WASHINGTON (Reuters) - Pakistani Prime Minister Imran Khan on Tuesday said he would try meet with the Taliban in an effort to persuade the group to meet with the Afghan government, as the United States seeks to end the nearly 18-year old war.
“I will meet the Taliban and I will try my best to get them to talk to the Afghan government,” Khan said during an appearance at the U.S. Institute of Peace in Washington.
Khan said a Taliban delegation had wanted to meet him a few months back but he did not because of opposition from the Afghan government.
The United States and the Taliban are getting closer to a deal that is expected to be centered on a U.S. pledge to withdraw troops in exchange for a Taliban promise not to let Afghanistan be used as a base for terrorism, officials say.
However, the Taliban have refused to negotiate with the government, denouncing it as a U.S puppet, but in an effort to foster Afghan reconciliation, a 60-strong delegation of citizens met the Taliban for two days of talks in Qatar from Sunday.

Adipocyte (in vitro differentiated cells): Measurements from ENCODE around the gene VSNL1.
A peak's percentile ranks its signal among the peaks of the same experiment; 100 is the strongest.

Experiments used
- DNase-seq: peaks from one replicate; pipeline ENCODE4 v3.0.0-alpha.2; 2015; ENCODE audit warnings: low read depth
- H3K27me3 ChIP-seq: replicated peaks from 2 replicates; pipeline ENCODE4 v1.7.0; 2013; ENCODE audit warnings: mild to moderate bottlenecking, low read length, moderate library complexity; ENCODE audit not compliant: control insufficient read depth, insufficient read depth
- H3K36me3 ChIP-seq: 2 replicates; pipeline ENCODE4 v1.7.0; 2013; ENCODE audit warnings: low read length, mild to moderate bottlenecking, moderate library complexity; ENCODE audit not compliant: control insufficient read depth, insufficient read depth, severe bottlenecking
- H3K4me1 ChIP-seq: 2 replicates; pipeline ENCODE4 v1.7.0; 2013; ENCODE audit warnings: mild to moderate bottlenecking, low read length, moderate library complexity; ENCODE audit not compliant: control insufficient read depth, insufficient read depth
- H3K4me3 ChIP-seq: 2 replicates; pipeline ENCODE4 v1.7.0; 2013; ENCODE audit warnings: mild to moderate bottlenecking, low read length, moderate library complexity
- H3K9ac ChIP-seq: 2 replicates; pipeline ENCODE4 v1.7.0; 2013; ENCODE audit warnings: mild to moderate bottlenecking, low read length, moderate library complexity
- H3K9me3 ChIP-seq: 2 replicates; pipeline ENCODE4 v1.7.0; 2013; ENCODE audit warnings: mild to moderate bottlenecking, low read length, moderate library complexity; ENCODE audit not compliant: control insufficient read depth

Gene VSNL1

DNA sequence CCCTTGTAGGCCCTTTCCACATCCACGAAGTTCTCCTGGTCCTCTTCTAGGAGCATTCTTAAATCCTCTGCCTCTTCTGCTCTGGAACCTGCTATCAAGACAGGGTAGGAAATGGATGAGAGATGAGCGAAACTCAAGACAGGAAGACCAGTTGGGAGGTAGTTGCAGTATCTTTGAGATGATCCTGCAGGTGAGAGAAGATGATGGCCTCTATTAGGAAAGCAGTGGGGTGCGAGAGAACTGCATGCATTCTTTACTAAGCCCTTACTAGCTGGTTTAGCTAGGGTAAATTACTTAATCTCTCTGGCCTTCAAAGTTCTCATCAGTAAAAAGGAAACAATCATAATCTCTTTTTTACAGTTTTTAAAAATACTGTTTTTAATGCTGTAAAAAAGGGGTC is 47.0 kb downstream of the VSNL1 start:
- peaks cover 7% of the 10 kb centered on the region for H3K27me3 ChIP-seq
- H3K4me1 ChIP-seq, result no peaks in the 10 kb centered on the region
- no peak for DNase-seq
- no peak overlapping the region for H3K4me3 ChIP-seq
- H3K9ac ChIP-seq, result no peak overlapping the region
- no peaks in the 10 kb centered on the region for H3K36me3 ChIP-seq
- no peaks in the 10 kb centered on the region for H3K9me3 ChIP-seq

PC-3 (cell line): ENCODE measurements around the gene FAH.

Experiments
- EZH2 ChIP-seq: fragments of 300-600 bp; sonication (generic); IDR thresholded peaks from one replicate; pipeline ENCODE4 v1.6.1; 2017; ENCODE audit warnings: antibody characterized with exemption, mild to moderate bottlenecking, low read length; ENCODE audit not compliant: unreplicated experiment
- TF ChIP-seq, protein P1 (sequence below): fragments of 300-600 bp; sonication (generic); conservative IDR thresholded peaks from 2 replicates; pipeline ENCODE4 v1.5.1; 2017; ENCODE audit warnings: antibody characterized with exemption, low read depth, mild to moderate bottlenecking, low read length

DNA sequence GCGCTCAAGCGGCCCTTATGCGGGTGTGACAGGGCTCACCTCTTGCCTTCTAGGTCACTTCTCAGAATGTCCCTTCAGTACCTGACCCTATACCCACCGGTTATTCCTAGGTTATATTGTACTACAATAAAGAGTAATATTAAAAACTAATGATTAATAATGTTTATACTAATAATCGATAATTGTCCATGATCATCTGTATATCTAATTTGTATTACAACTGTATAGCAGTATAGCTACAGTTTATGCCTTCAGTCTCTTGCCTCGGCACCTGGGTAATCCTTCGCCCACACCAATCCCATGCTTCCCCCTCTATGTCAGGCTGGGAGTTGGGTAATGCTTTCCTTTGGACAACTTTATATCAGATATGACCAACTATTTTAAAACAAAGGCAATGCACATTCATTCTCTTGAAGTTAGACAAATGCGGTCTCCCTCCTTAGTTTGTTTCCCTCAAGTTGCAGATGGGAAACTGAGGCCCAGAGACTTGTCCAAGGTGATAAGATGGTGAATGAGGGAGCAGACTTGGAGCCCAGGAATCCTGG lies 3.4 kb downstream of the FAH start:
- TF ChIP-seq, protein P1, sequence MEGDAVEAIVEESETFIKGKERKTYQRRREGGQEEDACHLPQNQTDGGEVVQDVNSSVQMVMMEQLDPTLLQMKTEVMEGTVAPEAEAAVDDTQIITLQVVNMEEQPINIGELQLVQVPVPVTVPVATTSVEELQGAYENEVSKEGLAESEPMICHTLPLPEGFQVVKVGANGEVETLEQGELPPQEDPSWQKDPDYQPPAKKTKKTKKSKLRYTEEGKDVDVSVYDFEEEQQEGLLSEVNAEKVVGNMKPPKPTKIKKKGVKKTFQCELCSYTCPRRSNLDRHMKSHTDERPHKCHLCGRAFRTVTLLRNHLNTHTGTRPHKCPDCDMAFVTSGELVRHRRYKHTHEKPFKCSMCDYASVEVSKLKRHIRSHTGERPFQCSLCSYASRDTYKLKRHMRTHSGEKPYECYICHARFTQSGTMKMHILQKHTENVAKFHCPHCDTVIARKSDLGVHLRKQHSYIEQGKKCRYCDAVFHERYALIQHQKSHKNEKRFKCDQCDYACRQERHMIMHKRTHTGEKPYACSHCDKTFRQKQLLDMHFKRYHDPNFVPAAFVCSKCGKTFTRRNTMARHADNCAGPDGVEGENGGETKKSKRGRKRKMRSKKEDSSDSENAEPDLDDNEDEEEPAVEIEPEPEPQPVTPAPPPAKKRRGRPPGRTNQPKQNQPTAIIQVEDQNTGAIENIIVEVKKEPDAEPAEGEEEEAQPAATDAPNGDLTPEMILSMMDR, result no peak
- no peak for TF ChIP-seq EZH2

Pakistan’s role in the peace negotiations is a delicate one.
Afghanistan accuses Pakistan of supporting the Taliban, a charge Pakistan denies, saying it has suffered heavily from the fighting.
The United States has also pressed Islamabad to do more to curb militant groups based in its territory.
Even as talks continue, the Taliban and the government have continued fighting.
Afghan government forces mistakenly killed seven civilians, including children, in an attack on militants south of the capital, a provincial official said on Monday, the latest victims of a war undiminished by peace talks.
Reporting by Jonathan Landay and Idrees Ali; Editing by Susan Thomas